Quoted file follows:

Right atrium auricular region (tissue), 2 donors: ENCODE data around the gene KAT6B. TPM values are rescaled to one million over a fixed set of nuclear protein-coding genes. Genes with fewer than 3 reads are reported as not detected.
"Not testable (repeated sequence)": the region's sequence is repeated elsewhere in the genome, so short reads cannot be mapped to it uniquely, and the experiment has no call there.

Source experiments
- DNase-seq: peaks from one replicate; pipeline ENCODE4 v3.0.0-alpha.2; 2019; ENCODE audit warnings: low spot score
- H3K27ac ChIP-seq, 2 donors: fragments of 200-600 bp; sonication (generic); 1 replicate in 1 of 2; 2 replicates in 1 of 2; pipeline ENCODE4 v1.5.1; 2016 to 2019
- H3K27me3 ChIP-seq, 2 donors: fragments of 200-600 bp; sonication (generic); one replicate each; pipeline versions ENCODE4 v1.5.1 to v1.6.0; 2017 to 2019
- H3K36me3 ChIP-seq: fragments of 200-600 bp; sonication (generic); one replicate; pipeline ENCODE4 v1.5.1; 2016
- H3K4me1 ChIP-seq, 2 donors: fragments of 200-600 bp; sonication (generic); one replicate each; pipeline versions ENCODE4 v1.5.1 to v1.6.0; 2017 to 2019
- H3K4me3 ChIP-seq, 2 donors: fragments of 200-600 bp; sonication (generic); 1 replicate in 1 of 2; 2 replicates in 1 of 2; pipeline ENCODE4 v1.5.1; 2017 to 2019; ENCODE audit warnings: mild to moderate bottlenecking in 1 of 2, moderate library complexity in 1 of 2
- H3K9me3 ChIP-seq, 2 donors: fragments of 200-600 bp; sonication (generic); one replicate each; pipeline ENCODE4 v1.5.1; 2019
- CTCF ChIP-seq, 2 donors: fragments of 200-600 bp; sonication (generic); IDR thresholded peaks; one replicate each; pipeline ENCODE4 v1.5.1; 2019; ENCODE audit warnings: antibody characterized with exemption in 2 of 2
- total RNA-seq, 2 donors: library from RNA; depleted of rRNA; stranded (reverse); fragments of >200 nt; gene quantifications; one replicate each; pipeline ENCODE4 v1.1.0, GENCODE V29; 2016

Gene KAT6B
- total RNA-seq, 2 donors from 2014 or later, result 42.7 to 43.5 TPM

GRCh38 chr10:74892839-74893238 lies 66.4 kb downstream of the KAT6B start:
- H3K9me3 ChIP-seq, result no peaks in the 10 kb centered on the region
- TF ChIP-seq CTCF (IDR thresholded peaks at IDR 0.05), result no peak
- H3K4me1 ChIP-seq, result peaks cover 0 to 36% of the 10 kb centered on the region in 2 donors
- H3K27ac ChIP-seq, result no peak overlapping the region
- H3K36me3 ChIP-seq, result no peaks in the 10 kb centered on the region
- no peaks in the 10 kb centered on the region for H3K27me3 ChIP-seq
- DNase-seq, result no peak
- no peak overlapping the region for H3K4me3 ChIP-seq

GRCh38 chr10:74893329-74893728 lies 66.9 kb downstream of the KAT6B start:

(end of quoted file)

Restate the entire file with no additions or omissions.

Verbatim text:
Right atrium auricular region (tissue), 2 donors: ENCODE data around the gene KAT6B. TPM values are rescaled to one million over a fixed set of nuclear protein-coding genes. Genes with fewer than 3 reads are reported as not detected.
"Not testable (repeated sequence)": the region's sequence is repeated elsewhere in the genome, so short reads cannot be mapped to it uniquely, and the experiment has no call there.

Source experiments
- DNase-seq: peaks from one replicate; pipeline ENCODE4 v3.0.0-alpha.2; 2019; ENCODE audit warnings: low spot score
- H3K27ac ChIP-seq, 2 donors: fragments of 200-600 bp; sonication (generic); 1 replicate in 1 of 2; 2 replicates in 1 of 2; pipeline ENCODE4 v1.5.1; 2016 to 2019
- H3K27me3 ChIP-seq, 2 donors: fragments of 200-600 bp; sonication (generic); one replicate each; pipeline versions ENCODE4 v1.5.1 to v1.6.0; 2017 to 2019
- H3K36me3 ChIP-seq: fragments of 200-600 bp; sonication (generic); one replicate; pipeline ENCODE4 v1.5.1; 2016
- H3K4me1 ChIP-seq, 2 donors: fragments of 200-600 bp; sonication (generic); one replicate each; pipeline versions ENCODE4 v1.5.1 to v1.6.0; 2017 to 2019
- H3K4me3 ChIP-seq, 2 donors: fragments of 200-600 bp; sonication (generic); 1 replicate in 1 of 2; 2 replicates in 1 of 2; pipeline ENCODE4 v1.5.1; 2017 to 2019; ENCODE audit warnings: mild to moderate bottlenecking in 1 of 2, moderate library complexity in 1 of 2
- H3K9me3 ChIP-seq, 2 donors: fragments of 200-600 bp; sonication (generic); one replicate each; pipeline ENCODE4 v1.5.1; 2019
- CTCF ChIP-seq, 2 donors: fragments of 200-600 bp; sonication (generic); IDR thresholded peaks; one replicate each; pipeline ENCODE4 v1.5.1; 2019; ENCODE audit warnings: antibody characterized with exemption in 2 of 2
- total RNA-seq, 2 donors: library from RNA; depleted of rRNA; stranded (reverse); fragments of >200 nt; gene quantifications; one replicate each; pipeline ENCODE4 v1.1.0, GENCODE V29; 2016

Gene KAT6B
- total RNA-seq, 2 donors from 2014 or later, result 42.7 to 43.5 TPM

GRCh38 chr10:74892839-74893238 lies 66.4 kb downstream of the KAT6B start:
- H3K9me3 ChIP-seq, result no peaks in the 10 kb centered on the region
- TF ChIP-seq CTCF (IDR thresholded peaks at IDR 0.05), result no peak
- H3K4me1 ChIP-seq, result peaks cover 0 to 36% of the 10 kb centered on the region in 2 donors
- H3K27ac ChIP-seq, result no peak overlapping the region
- H3K36me3 ChIP-seq, result no peaks in the 10 kb centered on the region
- no peaks in the 10 kb centered on the region for H3K27me3 ChIP-seq
- DNase-seq, result no peak
- no peak overlapping the region for H3K4me3 ChIP-seq

GRCh38 chr10:74893329-74893728 lies 66.9 kb downstream of the KAT6B start: